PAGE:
Thursday, June 28, 2007

The Media and Magic Bullets

Regardless of the amount of money that it’s been taking in and the TV ratings it’s been getting, professional wrestling has gone to pot in recent years. Whereas once it had a lighthearted, fun superhero quality, it has become little more, it seems to me, than some sort of extended thug fantasy where heels continually fight heels for supremacy. Keep in mind that I’m someone who spent years watching wrestling. Yes, I know it’s all gimmicked and cheesy, but it was fun and some of the performers displayed remarkable athleticism. I was defending wrestling against its nay-sayers up to a few a years ago. Indeed, I’ve no problem with the popularity of wrestling as it stands today, I just have no taste for it and would not, for example, want my young nephew to watch it. There are few ring personas today that I can get behind and essentially none that I would want my nephew looking up to.

One of the few was Chris Benoit.

Over the weekend, he murdered his family and committed suicide.

How great is our capacity to err in our judgments .

I don’t see much need to detail to the case here, as it’s been all over the major media outlets and has been the top story on FoxNews.com, surpassing even a fatal F-15 crash and the appointment of Gordon Brown as the new British Prime Minister, since at least Tuesday morning. (As of this writing, approx. 8:17 PM EST on the 28th of June, this is still the case.) What I’m interested in talking about is what my old sociology professor used to call “Magic Bullet Syndrome”. Basically it means the reduction of a complex set of causes into one simple cause, and it has been exemplified in the “roid rage” gobbledygook that the media has seen fit to attach to this case.

That Benoit murdered his wife and son seems no longer to be in doubt. The motive these gruesome crimes, however, is as yet unknown. It appears that Benoit’s wife had sought protection from him several years ago and that there was a history of domestic disturbances. It has come out that Benoit’s son suffered from a genetic disorder that left him mentally disabled and that this was a source of great stress in the family. It likewise seems to be the case the Benoit’s extensive (300+ days per year) traveling schedule had become a point of contention with his wife. And yes, Benoit was on steroids.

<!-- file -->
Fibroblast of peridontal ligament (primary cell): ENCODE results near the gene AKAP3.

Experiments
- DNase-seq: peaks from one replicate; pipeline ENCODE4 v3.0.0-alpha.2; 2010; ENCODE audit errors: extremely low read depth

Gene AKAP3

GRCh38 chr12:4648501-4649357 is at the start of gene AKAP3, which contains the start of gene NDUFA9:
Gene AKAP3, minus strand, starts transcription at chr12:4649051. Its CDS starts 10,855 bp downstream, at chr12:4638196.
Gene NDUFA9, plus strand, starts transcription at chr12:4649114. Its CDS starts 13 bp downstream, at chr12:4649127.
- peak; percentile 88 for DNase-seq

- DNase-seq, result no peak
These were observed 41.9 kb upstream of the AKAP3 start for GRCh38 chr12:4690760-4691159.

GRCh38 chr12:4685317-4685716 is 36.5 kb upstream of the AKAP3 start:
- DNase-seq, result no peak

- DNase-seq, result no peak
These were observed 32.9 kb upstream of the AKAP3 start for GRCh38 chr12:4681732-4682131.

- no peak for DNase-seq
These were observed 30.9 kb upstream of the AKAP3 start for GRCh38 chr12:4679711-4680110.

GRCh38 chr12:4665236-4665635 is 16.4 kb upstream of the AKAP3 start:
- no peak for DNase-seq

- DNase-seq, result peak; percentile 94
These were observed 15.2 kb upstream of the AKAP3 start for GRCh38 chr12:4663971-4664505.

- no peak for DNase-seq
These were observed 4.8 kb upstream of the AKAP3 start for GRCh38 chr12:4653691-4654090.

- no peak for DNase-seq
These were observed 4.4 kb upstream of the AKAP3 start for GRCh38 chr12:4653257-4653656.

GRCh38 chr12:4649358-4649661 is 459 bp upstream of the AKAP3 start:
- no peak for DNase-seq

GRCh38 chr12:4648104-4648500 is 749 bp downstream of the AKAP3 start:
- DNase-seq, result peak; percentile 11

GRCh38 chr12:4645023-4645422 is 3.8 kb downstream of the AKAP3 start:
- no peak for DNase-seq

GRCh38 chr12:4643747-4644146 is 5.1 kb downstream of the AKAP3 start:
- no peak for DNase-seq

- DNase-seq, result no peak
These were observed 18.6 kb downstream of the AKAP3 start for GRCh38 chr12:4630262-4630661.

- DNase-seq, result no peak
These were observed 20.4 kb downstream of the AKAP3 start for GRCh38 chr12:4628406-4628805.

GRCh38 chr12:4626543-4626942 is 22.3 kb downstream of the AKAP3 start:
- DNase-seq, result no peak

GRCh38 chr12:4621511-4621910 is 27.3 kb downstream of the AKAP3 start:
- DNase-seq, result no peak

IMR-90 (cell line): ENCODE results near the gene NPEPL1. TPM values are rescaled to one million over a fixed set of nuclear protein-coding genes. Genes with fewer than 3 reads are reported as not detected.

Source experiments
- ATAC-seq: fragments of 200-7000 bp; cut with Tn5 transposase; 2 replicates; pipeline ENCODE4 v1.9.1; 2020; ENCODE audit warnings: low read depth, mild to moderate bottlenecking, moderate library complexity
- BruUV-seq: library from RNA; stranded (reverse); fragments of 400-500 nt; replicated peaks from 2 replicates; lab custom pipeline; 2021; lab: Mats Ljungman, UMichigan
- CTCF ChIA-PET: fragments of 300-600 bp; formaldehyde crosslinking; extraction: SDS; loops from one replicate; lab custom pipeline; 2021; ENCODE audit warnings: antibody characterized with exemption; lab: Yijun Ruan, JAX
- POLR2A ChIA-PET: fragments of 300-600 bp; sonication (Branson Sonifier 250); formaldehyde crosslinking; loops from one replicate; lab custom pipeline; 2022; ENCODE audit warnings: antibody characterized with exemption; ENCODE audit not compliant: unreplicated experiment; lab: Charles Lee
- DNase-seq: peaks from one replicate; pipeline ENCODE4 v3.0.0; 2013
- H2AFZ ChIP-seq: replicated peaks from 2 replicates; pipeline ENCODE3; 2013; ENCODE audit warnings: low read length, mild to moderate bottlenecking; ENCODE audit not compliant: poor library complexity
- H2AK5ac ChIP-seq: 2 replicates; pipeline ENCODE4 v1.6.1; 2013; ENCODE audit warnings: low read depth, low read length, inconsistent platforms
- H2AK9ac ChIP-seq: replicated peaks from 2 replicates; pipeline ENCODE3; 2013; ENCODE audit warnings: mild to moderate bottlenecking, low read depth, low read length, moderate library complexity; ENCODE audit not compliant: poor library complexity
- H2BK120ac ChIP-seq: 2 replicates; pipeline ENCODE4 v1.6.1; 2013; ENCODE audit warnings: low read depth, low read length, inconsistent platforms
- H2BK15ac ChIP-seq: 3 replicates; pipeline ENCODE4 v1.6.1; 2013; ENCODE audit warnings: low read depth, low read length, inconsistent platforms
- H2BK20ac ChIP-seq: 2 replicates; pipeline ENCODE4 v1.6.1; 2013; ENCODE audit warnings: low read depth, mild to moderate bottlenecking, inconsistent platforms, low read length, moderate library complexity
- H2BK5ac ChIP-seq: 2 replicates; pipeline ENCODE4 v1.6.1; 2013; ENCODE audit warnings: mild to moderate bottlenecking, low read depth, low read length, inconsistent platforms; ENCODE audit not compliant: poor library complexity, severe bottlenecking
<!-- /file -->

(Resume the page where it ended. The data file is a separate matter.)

Any of these, or indeed all of these combined, could have resulted in this tragedy. Perhaps in time, with proper investigation, we’ll eventually find out something close to the truth. But the desire on the part of the media to slap together a nicely alliterated catchphrase and drive it home again and again and again is frustrating. It’s insulting to the intelligence of the public and to families of the victims. Fox News especially seems to be almost glorying in this, dare I say as another aspect of the fabled culture war. At one point this afternoon they had the death (weeks ago) of former wrestler and valet Sherri Martel as a headline story, apparently to heighten the image of a spate of wrestling deaths.

I’m not saying that steroids couldn't have played a role in this situation. I’m skeptical that they were the only factor, as the current “roid rage” talk would have us believe. The desire on the part of some aspects of the media to reduce everything, even complex, horrible tragedies like this into sound bites is something that the media needs to be called on. We see it almost every aspect of reporting, from stem cells to politics to capital crimes, and it’s not doing anyone any good. Sometimes things take a little longer to explain than a sports score. Sometimes it takes more than a couple of days after an event to get to the full story. As Carl Sagan used to say, sometimes it’s okay to say you that don’t know until more evidence comes in.

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